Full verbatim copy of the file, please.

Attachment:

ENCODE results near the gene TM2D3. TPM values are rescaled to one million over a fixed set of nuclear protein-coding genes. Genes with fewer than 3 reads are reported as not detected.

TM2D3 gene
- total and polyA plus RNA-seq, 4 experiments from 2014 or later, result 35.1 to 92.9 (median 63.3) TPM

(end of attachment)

ENCODE results near the gene TM2D3. TPM values are rescaled to one million over a fixed set of nuclear protein-coding genes. Genes with fewer than 3 reads are reported as not detected.

TM2D3 gene
- total and polyA plus RNA-seq, 4 experiments from 2014 or later, result 35.1 to 92.9 (median 63.3) TPM